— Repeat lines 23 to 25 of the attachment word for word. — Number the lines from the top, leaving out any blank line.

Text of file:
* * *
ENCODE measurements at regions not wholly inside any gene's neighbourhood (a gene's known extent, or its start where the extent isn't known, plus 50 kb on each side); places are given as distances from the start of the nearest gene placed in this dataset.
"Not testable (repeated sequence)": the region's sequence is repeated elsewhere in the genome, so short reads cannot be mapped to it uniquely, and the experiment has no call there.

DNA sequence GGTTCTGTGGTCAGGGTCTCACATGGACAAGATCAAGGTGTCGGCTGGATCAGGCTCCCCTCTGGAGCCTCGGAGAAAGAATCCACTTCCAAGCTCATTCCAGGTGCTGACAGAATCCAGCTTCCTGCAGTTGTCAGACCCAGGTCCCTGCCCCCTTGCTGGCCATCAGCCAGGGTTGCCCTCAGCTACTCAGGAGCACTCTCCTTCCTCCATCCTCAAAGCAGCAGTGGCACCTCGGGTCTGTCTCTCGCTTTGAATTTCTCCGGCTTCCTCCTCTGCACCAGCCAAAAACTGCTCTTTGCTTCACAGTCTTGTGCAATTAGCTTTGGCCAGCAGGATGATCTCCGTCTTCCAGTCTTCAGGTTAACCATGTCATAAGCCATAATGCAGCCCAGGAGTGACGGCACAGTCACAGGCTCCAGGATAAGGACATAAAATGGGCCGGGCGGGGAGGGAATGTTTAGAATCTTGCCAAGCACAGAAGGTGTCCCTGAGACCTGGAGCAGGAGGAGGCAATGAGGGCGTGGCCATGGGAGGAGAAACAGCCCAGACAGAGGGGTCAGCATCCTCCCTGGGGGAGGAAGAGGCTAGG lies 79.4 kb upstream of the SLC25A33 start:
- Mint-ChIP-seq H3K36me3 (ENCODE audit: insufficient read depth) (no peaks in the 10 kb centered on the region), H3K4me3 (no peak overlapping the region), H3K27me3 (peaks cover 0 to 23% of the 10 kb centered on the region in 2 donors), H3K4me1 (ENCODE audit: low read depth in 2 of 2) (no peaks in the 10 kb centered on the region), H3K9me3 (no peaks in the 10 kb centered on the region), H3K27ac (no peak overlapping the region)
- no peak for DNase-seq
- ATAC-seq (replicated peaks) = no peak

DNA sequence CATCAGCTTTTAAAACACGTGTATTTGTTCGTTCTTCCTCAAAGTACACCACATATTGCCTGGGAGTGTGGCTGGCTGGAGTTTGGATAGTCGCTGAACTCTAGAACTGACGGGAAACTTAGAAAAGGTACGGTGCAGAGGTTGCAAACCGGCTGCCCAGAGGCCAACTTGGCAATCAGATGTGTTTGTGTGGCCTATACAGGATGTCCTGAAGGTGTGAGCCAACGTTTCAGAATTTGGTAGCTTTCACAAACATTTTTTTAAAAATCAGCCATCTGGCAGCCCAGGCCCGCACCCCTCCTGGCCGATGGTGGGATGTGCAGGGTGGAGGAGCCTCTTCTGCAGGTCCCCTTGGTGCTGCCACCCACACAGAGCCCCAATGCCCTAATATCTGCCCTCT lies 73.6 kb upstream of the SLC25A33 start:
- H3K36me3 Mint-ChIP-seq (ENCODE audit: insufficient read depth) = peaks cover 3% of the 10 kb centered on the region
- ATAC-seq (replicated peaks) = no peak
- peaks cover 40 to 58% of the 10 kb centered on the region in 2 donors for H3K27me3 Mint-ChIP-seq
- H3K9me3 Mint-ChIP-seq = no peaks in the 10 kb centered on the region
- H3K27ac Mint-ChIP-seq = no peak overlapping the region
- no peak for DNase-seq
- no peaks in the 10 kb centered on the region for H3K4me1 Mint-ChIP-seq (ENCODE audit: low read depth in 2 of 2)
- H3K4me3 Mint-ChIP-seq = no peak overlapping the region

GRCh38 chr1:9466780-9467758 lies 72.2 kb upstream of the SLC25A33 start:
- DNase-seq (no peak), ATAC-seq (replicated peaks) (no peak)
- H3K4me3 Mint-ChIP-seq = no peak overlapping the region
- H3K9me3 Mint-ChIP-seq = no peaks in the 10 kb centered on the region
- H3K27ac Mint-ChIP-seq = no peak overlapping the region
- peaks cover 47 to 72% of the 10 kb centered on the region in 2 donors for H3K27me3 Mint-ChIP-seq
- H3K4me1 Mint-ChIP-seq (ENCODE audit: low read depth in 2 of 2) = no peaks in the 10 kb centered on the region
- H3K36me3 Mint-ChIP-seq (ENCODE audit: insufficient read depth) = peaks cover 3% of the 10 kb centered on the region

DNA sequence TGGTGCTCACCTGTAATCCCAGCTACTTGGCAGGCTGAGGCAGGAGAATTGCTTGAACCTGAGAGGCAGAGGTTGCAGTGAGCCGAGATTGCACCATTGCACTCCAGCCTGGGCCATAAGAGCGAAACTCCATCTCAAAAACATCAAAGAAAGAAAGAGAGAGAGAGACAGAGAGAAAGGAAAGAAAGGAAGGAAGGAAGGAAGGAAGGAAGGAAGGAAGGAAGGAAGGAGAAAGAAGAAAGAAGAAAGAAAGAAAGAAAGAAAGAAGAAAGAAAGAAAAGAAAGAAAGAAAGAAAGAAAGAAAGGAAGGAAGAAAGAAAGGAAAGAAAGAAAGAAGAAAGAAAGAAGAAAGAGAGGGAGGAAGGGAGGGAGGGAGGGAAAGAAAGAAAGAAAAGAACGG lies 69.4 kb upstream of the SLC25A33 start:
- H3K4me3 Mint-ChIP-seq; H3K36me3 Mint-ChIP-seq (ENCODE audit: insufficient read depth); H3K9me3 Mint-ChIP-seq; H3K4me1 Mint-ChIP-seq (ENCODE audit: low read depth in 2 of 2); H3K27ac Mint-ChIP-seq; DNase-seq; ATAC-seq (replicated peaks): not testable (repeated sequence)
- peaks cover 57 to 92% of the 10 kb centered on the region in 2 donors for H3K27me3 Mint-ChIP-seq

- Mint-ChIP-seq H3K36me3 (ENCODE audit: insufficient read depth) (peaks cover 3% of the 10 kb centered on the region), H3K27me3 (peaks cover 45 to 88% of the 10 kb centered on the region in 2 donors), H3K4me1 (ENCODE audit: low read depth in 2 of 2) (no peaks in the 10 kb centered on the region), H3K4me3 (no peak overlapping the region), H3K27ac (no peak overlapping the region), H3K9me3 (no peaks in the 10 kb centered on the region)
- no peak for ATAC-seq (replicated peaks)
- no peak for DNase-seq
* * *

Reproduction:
- H3K36me3 Mint-ChIP-seq (ENCODE audit: insufficient read depth) = peaks cover 3% of the 10 kb centered on the region

DNA sequence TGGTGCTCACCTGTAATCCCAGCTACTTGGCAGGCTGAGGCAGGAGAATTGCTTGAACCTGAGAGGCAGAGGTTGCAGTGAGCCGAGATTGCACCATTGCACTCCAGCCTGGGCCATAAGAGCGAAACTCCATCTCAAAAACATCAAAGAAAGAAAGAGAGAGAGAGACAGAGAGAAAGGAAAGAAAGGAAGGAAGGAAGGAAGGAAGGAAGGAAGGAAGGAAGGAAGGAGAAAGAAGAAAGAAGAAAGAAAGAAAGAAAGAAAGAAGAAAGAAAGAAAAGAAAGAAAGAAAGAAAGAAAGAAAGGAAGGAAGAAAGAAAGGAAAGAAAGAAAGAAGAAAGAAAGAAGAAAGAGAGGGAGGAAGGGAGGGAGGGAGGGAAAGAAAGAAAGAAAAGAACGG lies 69.4 kb upstream of the SLC25A33 start:
- H3K4me3 Mint-ChIP-seq; H3K36me3 Mint-ChIP-seq (ENCODE audit: insufficient read depth); H3K9me3 Mint-ChIP-seq; H3K4me1 Mint-ChIP-seq (ENCODE audit: low read depth in 2 of 2); H3K27ac Mint-ChIP-seq; DNase-seq; ATAC-seq (replicated peaks): not testable (repeated sequence)